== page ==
Thermoregulation

These tropical beetles are unable to sustain the body in flight at the temperature of an English

Our treatment of the thermal physiology of insects the extent of thermal acclimation is often rather can broadly be divided into 'resistance adapta- modest, one reason being that thermoregulation tions', which concern the lethal effects of extreme alters the relationship between environmental and temperatures and are the subject of the previous body temperatures (Kingsolver and Huey 1998). chapter, and 'capacity adaptations', which concern The thermal sensitivity of performance in ecto-the effects of ambient temperature on physiological therms, especially locomotor performance, has performance (Prosser 1986; Cossins and Bowler become an important research focus in evolutionary 1987). Figure 6.1 illustrates how the relationship physiology, and flight performance and thermo-between body temperature (Tb) and performance regulation of insects are inextricably linked. Adein ectothermic organisms is bounded by their quate power output for flight is usually available critical thermal limits. Maximal performance occurs for only part of the temperature range experienced at an optimal body temperature, and the thermal by insects (Josephson 1981), but thermoregulation performance breadth is the range of Tb permitting a prolongs flight activity in suboptimal thermal certain level of performance (Huey and Stevenson environments and enhances flight performance in 1979). Performance curves may be shifted by more favourable conditions.

acclimation, changing in position or shape, but As with studies of insect flight (Dudley 2000), laboratory.

Machin et al. (1962)

Figure 6.1 Relationship between body temperature and performance in ectotherms, showing the optimum temperature for performance (70), the 80% performance breadth (B80),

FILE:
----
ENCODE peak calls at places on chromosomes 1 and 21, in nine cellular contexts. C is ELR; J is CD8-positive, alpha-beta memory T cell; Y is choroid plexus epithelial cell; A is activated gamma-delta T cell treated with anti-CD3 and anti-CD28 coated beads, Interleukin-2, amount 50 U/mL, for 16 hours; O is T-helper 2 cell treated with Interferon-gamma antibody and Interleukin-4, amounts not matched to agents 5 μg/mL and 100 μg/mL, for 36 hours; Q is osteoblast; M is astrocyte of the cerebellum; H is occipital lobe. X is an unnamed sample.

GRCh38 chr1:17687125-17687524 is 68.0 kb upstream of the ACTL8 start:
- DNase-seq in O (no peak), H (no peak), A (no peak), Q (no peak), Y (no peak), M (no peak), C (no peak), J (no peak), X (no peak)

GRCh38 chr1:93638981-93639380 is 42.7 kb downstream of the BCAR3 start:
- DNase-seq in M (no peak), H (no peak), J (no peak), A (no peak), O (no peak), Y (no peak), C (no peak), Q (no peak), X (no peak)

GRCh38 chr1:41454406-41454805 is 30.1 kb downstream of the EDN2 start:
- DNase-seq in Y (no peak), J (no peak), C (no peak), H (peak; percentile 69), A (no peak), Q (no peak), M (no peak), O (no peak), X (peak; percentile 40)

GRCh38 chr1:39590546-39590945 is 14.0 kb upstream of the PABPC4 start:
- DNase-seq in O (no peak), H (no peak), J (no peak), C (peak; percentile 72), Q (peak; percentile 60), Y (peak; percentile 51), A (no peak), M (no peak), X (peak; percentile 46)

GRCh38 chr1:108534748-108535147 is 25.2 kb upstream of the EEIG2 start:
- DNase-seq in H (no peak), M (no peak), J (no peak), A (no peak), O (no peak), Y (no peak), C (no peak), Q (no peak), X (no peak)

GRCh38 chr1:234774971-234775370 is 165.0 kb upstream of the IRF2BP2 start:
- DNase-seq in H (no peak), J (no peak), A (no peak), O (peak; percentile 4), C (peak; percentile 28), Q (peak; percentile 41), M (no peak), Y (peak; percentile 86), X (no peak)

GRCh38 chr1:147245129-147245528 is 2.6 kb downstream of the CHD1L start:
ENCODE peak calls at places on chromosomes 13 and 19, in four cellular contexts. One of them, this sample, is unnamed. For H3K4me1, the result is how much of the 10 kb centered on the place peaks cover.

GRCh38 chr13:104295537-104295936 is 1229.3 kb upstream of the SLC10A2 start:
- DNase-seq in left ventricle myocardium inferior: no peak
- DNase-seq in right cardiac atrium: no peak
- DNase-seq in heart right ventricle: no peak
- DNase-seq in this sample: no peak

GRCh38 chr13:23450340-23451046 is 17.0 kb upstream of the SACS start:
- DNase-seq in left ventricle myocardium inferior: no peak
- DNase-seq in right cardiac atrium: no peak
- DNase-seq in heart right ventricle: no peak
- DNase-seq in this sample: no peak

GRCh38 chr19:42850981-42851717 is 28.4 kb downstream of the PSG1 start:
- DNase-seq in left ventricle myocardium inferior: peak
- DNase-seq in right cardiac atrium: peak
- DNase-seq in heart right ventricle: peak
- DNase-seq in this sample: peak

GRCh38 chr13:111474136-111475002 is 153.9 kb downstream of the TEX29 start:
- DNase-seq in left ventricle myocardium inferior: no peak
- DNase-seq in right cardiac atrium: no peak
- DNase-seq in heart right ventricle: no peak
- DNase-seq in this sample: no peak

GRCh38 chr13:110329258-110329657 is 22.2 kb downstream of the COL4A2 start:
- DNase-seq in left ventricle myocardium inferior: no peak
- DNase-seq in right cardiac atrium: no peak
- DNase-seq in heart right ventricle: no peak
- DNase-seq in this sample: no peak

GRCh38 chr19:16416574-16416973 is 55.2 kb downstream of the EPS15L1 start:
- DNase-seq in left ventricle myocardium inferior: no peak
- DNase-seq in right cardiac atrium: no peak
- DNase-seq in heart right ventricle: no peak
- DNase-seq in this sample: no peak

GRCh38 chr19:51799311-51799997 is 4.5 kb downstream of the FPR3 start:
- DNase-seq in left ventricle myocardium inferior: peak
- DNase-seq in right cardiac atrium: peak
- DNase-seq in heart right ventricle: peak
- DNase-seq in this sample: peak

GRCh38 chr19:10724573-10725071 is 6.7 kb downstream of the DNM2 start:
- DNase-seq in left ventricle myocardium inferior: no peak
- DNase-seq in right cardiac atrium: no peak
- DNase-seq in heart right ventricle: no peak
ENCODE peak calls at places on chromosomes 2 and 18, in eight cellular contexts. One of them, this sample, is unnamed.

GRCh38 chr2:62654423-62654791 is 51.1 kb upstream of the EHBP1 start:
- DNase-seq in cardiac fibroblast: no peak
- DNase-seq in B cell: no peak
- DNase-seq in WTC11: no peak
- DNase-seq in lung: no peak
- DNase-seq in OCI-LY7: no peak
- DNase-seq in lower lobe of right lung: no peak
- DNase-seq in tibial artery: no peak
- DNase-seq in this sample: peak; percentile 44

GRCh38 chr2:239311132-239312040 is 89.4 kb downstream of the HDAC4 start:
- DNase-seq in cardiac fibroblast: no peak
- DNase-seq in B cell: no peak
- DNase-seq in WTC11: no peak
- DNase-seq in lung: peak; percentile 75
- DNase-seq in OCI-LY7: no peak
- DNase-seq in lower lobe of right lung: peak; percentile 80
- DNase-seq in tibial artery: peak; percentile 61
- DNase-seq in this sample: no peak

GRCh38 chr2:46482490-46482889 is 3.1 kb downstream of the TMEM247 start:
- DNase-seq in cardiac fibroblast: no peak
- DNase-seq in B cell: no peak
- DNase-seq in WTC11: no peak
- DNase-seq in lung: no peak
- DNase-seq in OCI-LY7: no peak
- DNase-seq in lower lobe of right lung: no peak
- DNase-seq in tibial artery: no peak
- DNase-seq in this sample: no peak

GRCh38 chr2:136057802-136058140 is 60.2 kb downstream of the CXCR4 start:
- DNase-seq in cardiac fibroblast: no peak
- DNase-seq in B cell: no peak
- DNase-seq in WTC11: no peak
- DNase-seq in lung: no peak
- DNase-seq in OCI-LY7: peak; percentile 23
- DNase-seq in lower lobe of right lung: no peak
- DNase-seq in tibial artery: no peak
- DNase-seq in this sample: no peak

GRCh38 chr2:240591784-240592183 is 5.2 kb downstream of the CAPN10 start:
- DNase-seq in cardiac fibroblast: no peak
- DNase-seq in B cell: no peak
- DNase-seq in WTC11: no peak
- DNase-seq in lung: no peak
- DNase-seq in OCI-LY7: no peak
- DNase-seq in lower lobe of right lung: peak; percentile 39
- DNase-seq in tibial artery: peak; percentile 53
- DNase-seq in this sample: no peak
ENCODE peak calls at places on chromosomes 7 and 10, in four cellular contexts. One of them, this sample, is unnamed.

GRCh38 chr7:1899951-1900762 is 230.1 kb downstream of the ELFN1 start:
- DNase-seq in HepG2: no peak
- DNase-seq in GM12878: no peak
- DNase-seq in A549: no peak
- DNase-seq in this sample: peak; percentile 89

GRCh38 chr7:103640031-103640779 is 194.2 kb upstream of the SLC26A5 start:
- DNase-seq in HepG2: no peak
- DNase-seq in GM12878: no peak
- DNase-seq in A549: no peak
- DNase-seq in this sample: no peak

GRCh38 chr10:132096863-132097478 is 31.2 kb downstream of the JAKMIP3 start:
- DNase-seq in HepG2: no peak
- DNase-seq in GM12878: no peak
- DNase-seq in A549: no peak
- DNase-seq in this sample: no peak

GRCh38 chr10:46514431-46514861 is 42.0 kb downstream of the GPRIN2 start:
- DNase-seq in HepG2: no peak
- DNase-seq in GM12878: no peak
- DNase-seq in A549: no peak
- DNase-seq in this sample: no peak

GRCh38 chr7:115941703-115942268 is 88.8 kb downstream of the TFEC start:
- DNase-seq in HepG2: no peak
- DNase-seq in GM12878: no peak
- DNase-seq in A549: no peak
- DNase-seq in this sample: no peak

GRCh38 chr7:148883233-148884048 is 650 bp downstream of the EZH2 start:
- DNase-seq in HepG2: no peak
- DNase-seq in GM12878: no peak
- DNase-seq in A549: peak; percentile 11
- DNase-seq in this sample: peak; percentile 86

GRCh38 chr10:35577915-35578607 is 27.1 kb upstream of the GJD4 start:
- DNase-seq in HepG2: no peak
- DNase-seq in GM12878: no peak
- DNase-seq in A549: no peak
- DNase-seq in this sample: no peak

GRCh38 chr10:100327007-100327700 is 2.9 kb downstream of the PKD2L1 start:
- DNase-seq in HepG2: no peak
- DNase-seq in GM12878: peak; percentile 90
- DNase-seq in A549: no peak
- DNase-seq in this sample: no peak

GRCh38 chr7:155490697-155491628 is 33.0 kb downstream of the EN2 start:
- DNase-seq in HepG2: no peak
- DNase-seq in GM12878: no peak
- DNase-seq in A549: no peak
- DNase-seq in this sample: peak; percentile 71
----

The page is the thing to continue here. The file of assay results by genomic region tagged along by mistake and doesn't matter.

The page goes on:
Source : Huey and Stevenson (1979).

Heterotherms

Figure 6.1 Relationship between body temperature and performance in ectotherms, showing the optimum temperature for performance (70), the 80% performance breadth (B80),

Body temperature

Body temperature max anthropomorphic bias and technical limitations have focused attention on large but unrepresentative insects, most of them heterotherms. There are numerous examples of impressive endothermic abilities being recorded for large tropical insects in the absence of information on their natural history, and thus the ecological significance of the endo-thermy (e.g. Morgan and Bartholomew 1982). The mechanisms involved in insect thermoregulation were comprehensively reviewed by Heinrich (1993), using a taxon-based approach. His conclusion that research in the field had already reached the stage of redundancy may well have been true for the mechanistic details, but in recent years the research approach has broadened considerably into the thermal ecology of insects. In consequence, we emphasize the ecological and evolutionary implications of thermoregulation. Small insects are the majority: the average adult insect body length is around 4-5 mm (Dudley 2000). It follows that most insect species (and, of course, all larval stages) are ectotherms. However, ectothermy does not preclude sophisticated thermoregulation.

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